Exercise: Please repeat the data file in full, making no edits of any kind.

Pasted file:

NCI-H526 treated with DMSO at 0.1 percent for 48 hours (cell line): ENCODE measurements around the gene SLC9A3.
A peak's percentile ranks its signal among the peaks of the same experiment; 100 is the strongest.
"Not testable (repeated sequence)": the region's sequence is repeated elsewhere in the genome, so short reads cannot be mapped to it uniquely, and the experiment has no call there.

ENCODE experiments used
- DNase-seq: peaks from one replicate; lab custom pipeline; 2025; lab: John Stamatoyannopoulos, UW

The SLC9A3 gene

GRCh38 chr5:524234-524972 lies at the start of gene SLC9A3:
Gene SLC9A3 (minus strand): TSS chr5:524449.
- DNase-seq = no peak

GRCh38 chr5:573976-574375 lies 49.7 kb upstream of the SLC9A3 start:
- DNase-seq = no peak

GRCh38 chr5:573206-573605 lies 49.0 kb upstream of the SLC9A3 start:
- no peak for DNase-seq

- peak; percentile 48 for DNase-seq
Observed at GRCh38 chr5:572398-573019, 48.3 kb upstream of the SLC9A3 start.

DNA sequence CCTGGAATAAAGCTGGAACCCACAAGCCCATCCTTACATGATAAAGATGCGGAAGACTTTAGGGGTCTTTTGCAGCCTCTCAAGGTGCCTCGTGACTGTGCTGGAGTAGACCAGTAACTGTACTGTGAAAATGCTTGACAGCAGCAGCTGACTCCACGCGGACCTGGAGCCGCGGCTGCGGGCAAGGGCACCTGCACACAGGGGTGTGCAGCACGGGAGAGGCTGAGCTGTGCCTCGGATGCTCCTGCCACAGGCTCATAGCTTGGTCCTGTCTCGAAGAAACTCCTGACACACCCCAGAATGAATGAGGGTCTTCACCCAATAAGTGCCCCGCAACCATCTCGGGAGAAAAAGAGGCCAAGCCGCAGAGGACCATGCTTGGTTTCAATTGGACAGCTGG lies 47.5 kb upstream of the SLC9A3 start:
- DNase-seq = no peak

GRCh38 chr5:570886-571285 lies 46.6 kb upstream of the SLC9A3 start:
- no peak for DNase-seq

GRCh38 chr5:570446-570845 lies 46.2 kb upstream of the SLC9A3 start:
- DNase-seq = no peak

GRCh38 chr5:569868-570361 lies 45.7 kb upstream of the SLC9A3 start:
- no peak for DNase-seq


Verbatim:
NCI-H526 treated with DMSO at 0.1 percent for 48 hours (cell line): ENCODE measurements around the gene SLC9A3.
A peak's percentile ranks its signal among the peaks of the same experiment; 100 is the strongest.
"Not testable (repeated sequence)": the region's sequence is repeated elsewhere in the genome, so short reads cannot be mapped to it uniquely, and the experiment has no call there.

ENCODE experiments used
- DNase-seq: peaks from one replicate; lab custom pipeline; 2025; lab: John Stamatoyannopoulos, UW

The SLC9A3 gene

GRCh38 chr5:524234-524972 lies at the start of gene SLC9A3:
Gene SLC9A3 (minus strand): TSS chr5:524449.
- DNase-seq = no peak

GRCh38 chr5:573976-574375 lies 49.7 kb upstream of the SLC9A3 start:
- DNase-seq = no peak

GRCh38 chr5:573206-573605 lies 49.0 kb upstream of the SLC9A3 start:
- no peak for DNase-seq

- peak; percentile 48 for DNase-seq
Observed at GRCh38 chr5:572398-573019, 48.3 kb upstream of the SLC9A3 start.

DNA sequence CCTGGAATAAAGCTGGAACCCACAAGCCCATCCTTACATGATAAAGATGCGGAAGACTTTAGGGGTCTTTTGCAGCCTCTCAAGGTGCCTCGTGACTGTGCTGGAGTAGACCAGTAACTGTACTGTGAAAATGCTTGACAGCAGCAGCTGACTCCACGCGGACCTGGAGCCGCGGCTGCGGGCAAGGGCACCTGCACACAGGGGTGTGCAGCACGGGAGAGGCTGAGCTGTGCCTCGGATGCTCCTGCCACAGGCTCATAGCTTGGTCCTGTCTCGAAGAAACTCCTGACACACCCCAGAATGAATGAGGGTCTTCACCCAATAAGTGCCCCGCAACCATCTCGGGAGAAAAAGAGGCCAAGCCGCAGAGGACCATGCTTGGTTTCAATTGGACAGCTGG lies 47.5 kb upstream of the SLC9A3 start:
- DNase-seq = no peak

GRCh38 chr5:570886-571285 lies 46.6 kb upstream of the SLC9A3 start:
- no peak for DNase-seq

GRCh38 chr5:570446-570845 lies 46.2 kb upstream of the SLC9A3 start:
- DNase-seq = no peak

GRCh38 chr5:569868-570361 lies 45.7 kb upstream of the SLC9A3 start:
- no peak for DNase-seq